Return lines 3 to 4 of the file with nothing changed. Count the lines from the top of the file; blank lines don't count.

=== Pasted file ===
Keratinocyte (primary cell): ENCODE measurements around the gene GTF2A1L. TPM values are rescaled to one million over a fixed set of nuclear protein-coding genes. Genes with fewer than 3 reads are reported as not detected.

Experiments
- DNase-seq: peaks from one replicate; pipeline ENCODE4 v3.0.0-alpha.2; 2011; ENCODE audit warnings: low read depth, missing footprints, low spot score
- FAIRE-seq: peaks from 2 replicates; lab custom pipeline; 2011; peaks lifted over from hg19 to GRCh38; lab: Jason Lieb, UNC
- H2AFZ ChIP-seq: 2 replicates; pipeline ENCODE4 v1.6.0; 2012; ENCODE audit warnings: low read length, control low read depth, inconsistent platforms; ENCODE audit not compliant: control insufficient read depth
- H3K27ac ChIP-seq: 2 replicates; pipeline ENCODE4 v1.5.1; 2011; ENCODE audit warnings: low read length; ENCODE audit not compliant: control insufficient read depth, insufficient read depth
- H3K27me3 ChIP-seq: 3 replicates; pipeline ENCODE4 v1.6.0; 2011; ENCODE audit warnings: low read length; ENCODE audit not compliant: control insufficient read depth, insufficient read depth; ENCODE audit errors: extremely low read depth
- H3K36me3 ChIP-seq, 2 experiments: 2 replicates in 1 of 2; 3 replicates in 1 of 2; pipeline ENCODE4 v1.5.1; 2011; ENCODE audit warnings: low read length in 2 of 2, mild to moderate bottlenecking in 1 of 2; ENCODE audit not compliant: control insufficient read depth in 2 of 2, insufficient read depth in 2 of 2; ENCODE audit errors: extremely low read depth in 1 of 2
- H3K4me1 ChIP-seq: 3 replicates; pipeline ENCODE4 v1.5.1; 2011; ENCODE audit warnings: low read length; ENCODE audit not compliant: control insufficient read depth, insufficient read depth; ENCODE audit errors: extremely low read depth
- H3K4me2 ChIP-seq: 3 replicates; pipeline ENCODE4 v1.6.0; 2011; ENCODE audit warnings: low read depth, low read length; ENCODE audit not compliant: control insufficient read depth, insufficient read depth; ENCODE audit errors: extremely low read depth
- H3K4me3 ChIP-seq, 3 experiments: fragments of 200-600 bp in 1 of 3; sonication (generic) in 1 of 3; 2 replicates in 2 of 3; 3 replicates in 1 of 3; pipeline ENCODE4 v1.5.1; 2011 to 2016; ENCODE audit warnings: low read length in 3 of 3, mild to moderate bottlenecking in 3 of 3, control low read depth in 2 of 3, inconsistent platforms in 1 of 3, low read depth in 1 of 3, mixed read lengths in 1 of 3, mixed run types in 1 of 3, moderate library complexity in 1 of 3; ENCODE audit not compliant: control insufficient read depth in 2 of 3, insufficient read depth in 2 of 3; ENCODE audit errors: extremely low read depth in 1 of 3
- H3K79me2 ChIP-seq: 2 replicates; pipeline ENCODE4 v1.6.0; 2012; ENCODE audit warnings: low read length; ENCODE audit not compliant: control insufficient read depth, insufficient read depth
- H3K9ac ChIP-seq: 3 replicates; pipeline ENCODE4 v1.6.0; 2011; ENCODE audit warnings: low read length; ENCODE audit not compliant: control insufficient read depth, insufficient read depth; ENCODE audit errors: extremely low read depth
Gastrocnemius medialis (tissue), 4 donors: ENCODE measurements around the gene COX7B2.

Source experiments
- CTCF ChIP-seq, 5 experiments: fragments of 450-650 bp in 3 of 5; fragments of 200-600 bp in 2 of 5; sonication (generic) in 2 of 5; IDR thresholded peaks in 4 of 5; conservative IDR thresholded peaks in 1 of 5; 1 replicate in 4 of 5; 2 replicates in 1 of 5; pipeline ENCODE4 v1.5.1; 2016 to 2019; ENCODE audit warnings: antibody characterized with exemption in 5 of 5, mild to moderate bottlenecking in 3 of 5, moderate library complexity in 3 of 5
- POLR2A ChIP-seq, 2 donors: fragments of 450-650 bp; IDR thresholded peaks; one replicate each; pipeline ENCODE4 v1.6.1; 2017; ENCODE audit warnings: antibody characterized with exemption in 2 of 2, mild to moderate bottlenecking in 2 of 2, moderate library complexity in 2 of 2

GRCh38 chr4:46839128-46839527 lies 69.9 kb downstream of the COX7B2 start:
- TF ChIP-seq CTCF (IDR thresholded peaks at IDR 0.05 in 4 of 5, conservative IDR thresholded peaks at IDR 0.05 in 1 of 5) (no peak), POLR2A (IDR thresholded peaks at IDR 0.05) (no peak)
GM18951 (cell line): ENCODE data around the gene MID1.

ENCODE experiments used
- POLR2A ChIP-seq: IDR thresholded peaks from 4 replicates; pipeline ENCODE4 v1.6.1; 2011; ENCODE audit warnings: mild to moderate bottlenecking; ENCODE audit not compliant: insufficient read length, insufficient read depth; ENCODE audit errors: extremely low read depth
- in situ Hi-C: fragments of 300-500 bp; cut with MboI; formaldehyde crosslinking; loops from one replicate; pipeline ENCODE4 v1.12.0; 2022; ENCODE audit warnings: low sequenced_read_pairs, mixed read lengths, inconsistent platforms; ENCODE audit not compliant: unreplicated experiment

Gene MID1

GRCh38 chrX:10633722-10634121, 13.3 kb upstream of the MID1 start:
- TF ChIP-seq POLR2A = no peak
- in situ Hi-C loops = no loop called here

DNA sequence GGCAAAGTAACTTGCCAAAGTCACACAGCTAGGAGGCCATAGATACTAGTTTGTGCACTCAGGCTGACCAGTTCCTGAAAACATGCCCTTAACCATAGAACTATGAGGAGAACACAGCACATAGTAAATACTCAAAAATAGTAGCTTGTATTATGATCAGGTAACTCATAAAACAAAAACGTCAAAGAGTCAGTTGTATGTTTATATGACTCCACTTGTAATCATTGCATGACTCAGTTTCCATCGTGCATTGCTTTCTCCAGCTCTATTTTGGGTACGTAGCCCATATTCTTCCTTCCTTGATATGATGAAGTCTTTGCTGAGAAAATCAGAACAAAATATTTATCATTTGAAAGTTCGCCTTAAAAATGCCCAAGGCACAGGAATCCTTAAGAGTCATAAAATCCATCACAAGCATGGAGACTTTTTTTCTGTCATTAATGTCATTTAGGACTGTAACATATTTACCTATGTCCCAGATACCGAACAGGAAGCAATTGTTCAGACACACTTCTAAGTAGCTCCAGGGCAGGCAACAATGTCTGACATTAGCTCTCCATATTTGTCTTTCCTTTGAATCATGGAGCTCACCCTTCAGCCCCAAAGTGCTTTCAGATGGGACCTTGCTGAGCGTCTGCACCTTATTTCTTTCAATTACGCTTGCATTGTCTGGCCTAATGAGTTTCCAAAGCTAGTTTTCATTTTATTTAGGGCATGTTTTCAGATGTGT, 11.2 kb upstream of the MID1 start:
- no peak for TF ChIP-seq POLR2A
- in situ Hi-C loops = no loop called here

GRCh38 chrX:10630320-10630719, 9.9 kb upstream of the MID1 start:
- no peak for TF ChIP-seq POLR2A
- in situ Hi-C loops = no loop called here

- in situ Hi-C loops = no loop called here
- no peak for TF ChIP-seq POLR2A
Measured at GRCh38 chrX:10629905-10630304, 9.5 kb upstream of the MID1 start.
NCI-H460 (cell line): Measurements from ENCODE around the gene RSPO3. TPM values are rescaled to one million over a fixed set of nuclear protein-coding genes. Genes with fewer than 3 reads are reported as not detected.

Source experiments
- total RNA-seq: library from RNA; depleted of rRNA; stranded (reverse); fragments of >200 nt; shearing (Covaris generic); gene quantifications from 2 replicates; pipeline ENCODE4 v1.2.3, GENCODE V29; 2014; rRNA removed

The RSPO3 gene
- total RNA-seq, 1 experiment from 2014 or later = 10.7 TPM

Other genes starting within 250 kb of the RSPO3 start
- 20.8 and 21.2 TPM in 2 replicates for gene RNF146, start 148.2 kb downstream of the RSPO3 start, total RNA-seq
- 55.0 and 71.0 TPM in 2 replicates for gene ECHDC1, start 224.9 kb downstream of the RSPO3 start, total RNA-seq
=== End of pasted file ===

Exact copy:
- DNase-seq: peaks from one replicate; pipeline ENCODE4 v3.0.0-alpha.2; 2011; ENCODE audit warnings: low read depth, missing footprints, low spot score
- FAIRE-seq: peaks from 2 replicates; lab custom pipeline; 2011; peaks lifted over from hg19 to GRCh38; lab: Jason Lieb, UNC